And they’re also both wrong! They’re both missing a third ingredient: collaboration. Certainly Mullen, who spent his life hanging out with other skaters, teaching them what he knows, and learning from them in turn, wouldn’t say the community of skaters didn’t shape him. Even in the loner’s sport of skating, nobody is alone. And Edison? His company profited greatly from broader advances in science, and the scientific literature. Menlo Park existed to take bright, well-trained minds and put them all in one place, sharing, teaching, and working together. It embodied the idea of collaborative innovation, and that’s where some of his best work was done.

So I’m with Isaac Newton, “standing on the shoulders of giants“. Success is 99% collaboration. This leaves us with one problem: the percentages don’t add up. But that’s alright by me.

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Hackaday Links: December 8, 2019

Now that November of 2019 has passed, it’s a shame that some of the predictions made in Blade Runner for this future haven’t yet come true. Oh sure, 109 million people living in Los Angeles would be fun and all, but until we get our flying cars, we’ll just have to console ourselves with the ability to “Enhance!” photographs. While the new service, AI Image Enlarger, can’t tease out three-dimensional information, the app is intended to sharpen enlargements of low-resolution images, improving the focus and bringing up details in the darker parts of the image. The marketing material claims that the app uses machine learning, and is looking for volunteers to upload high-resolution images to improve its training set.

We’ve been on a bit of a nano-satellite bender around here lately, with last week’s Hack Chat discussing simulators for CubeSats, and next week’s focusing on open-source thrusters for PocketQube satellites. So we appreciated the timing of a video announcing the launch of the first public LoRa relay satellite. The PocketCube-format satellite, dubbed FossaSat-1, went for a ride to space along with six other small payloads on a Rocket Lab Electron rocket launched from New Zealand. Andreas Spiess has a short video preview of the FossaSat-1 mission, which was designed to test the capabilities of a space-based IoT link that almost anyone can access with cheap and readily available parts; a ground station should only cost a couple of bucks, but you will need an amateur radio license to uplink.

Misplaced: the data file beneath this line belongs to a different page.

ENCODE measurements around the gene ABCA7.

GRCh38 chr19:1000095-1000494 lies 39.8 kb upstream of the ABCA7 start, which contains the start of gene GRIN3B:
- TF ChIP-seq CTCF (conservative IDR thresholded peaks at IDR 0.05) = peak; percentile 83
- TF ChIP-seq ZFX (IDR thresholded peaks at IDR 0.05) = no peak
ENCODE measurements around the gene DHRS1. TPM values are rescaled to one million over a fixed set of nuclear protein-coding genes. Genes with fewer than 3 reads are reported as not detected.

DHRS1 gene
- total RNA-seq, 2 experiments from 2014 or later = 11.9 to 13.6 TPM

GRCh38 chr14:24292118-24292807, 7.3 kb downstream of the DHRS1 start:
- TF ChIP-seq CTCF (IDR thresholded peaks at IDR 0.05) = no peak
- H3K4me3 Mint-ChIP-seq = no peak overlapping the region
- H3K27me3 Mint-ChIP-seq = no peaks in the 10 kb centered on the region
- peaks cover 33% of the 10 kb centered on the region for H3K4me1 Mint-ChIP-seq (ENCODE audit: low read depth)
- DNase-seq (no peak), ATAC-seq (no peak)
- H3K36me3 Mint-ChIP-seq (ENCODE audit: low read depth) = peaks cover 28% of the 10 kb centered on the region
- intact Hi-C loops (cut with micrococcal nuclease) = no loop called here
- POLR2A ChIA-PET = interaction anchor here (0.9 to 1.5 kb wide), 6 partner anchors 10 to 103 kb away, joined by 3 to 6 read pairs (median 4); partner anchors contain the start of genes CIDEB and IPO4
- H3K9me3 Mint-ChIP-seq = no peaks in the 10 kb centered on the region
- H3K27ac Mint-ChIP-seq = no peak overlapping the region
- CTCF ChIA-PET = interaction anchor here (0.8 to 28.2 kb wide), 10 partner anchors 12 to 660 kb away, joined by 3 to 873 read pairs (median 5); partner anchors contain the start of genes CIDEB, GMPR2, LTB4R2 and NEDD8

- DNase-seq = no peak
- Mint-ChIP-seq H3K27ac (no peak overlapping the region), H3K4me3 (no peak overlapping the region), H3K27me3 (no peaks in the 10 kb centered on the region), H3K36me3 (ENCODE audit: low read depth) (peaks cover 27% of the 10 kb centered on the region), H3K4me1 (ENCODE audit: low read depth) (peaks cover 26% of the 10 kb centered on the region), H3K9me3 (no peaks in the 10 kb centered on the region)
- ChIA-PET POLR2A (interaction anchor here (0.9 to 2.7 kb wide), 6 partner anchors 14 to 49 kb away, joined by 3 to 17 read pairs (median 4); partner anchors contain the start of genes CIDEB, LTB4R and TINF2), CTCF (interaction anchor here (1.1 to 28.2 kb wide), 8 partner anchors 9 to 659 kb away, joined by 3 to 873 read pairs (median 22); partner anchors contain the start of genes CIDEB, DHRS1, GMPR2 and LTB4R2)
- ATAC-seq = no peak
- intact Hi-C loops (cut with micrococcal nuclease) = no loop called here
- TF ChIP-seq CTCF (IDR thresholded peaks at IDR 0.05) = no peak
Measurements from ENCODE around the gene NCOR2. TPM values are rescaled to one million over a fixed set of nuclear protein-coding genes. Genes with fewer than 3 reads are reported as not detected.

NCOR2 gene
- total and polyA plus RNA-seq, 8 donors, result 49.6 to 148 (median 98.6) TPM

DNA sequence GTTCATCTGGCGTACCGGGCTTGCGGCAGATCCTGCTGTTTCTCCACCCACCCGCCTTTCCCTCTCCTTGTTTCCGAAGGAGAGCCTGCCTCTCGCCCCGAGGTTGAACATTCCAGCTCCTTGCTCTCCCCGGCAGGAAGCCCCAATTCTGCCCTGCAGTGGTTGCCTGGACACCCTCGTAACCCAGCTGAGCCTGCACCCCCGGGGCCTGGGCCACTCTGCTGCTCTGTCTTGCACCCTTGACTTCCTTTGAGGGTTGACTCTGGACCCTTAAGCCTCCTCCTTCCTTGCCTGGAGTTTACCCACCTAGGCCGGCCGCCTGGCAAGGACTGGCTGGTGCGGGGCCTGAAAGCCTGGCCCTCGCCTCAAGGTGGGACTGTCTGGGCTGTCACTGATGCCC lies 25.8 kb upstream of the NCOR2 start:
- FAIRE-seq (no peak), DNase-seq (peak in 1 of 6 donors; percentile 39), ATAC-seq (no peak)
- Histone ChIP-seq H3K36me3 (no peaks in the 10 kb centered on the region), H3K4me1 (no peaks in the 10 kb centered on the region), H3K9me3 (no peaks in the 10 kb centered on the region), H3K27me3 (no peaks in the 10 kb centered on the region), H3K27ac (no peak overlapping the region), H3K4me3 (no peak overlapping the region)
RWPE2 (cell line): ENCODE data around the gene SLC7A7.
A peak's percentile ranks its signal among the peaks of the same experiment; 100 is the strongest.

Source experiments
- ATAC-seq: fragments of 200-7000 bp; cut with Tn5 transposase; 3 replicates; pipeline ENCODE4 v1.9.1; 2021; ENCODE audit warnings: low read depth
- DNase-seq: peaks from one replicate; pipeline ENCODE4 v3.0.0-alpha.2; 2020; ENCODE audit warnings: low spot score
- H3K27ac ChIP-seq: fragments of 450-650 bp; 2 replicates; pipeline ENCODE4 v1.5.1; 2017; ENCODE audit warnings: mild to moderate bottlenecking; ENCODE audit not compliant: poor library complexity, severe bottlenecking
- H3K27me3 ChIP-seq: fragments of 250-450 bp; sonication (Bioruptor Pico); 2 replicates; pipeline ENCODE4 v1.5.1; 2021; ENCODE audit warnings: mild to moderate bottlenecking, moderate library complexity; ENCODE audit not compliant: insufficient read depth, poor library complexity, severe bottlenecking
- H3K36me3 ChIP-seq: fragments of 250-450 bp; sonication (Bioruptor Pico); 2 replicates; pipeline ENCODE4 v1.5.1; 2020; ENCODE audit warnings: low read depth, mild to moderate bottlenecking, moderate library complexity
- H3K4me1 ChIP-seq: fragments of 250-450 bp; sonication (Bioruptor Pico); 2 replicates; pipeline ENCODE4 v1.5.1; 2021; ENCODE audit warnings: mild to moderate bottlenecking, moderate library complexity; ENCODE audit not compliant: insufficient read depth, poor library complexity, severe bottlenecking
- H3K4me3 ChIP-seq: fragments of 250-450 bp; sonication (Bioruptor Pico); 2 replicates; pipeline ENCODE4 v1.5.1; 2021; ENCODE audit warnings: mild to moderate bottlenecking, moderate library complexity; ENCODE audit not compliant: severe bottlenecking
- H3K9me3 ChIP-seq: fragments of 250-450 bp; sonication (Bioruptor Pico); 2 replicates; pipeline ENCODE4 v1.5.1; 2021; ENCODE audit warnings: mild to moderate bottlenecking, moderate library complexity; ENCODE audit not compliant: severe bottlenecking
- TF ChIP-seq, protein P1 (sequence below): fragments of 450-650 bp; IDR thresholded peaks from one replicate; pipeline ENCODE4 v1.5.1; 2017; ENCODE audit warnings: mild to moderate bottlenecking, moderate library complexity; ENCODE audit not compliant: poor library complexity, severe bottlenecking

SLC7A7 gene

We know GitHub has become the de facto standard for source control and has morphed into a collaboration and project management platform used by everybody who’s anybody in the hacking community. But have you ever wished for a collaboration platform that was a little more in tune with the needs of hardware designers? Then InventHub might be of interest to you. Currently in a limited beta – we tried to sign up for the early access program but seem to have been put on a waiting list – it seems like this will be a platform that brings versioning directly to the ECAD package of your choice. Through plugins to KiCad, Eagle, and all the major ECAD players you’ll be able to collaborate with other designers and see their changes marked up on the schematic — sort of a visual diff. It seems interesting, and we’ll be keeping an eye on developments.

Amazon is now offering a stripped-down version of their Echo smart speaker called Input, which teams up with speakers that you already own to satisfy all your privacy invasion needs on the super cheap — only $10. At that price, it’s hard to resist buying one just to pop it open, which is what Brian Dorey did with his. The teardown is pretty standard, and the innards are pretty much what you’d expect from a modern piece of surveillance apparatus, but the neat trick here involved the flash memory chip on the main board. Brian accidentally overheated it while trying to free up the metal shield over it, and the BGA chip came loose. So naturally, he looked up the pinout and soldered it to a micro-SD card adapter with fine magnet wire. He was able to slip it into a USB SD card reader and see the whole file system for the Input. It was a nice hack, and a good teardown.